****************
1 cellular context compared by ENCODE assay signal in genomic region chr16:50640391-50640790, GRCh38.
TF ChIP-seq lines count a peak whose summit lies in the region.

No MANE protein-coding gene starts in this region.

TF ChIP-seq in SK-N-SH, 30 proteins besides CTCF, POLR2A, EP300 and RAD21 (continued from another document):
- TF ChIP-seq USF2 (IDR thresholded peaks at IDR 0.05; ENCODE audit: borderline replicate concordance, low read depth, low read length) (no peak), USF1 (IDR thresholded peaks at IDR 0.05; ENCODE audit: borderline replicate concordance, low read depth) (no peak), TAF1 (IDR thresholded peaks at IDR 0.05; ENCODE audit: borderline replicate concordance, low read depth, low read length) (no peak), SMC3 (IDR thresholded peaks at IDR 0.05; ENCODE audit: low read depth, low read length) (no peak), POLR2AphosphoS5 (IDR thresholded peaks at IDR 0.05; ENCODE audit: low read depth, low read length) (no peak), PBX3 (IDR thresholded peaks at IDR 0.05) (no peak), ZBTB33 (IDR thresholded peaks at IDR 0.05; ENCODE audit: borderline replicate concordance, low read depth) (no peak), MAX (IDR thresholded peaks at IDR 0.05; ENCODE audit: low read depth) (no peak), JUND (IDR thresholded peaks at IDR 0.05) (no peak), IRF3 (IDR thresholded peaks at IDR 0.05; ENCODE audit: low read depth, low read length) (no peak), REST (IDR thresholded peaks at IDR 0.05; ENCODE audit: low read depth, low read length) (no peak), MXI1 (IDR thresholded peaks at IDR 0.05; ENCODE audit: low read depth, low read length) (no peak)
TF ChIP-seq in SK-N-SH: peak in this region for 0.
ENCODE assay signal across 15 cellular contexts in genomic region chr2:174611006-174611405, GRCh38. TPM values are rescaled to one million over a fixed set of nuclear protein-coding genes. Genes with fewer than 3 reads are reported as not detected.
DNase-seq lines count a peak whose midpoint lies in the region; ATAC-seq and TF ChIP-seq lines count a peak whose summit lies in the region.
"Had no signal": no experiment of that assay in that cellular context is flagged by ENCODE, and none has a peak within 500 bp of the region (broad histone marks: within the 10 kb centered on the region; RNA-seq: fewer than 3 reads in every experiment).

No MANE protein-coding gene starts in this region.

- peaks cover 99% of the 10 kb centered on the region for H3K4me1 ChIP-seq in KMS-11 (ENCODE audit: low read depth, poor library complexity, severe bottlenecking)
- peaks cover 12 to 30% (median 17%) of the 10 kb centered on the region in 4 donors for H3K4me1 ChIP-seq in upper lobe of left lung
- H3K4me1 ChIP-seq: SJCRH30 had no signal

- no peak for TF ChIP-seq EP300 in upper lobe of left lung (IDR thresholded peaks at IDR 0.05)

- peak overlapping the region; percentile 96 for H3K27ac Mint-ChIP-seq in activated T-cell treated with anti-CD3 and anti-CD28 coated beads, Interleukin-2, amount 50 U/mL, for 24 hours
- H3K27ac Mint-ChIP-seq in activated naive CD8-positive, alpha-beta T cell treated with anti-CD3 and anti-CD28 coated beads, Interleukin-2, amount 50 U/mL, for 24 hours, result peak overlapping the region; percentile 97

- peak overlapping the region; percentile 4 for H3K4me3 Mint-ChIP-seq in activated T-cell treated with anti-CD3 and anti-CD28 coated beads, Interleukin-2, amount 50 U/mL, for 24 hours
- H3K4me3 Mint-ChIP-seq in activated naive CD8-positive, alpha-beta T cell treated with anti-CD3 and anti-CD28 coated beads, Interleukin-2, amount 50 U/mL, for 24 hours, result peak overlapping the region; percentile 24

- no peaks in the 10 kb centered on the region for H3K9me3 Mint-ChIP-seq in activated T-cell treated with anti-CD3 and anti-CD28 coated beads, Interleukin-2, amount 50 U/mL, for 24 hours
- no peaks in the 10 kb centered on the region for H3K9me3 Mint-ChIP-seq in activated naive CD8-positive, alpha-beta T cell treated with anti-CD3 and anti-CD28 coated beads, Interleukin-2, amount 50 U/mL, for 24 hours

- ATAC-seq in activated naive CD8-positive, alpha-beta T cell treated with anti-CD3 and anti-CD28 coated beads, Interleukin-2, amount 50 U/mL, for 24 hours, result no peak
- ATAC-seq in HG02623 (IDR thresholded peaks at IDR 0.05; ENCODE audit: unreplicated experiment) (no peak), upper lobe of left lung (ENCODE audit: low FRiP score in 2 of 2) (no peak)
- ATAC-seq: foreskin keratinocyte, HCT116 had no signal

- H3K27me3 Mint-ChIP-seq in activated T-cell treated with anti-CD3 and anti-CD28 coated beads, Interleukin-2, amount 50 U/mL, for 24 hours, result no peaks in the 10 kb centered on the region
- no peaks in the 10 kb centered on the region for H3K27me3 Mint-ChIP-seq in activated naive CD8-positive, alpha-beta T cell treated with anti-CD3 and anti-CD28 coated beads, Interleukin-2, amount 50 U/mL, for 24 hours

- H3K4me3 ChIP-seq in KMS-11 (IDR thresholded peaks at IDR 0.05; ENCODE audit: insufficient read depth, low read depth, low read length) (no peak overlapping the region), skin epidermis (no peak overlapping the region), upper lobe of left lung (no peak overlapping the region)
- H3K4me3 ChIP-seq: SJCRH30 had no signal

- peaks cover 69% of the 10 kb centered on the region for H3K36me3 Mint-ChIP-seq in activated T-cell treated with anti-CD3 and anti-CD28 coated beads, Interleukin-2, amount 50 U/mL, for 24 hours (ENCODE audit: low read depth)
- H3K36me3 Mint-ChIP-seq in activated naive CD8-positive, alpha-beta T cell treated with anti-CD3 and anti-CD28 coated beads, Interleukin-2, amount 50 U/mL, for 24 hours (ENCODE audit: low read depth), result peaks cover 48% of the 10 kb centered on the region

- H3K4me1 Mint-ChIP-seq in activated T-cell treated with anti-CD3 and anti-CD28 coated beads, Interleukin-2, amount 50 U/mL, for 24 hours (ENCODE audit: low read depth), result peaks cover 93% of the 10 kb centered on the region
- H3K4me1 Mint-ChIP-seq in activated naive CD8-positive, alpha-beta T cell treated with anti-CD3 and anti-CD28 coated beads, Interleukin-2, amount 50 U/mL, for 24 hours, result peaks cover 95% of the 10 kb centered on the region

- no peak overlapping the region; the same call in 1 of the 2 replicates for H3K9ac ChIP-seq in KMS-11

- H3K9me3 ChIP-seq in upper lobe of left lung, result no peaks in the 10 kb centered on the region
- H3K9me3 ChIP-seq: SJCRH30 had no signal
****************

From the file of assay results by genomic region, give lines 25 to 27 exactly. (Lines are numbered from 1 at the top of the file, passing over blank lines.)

- no peaks in the 10 kb centered on the region for H3K27me3 Mint-ChIP-seq in activated naive CD8-positive, alpha-beta T cell treated with anti-CD3 and anti-CD28 coated beads, Interleukin-2, amount 50 U/mL, for 24 hours

- H3K4me3 ChIP-seq in KMS-11 (IDR thresholded peaks at IDR 0.05; ENCODE audit: insufficient read depth, low read depth, low read length) (no peak overlapping the region), skin epidermis (no peak overlapping the region), upper lobe of left lung (no peak overlapping the region)
- H3K4me3 ChIP-seq: SJCRH30 had no signal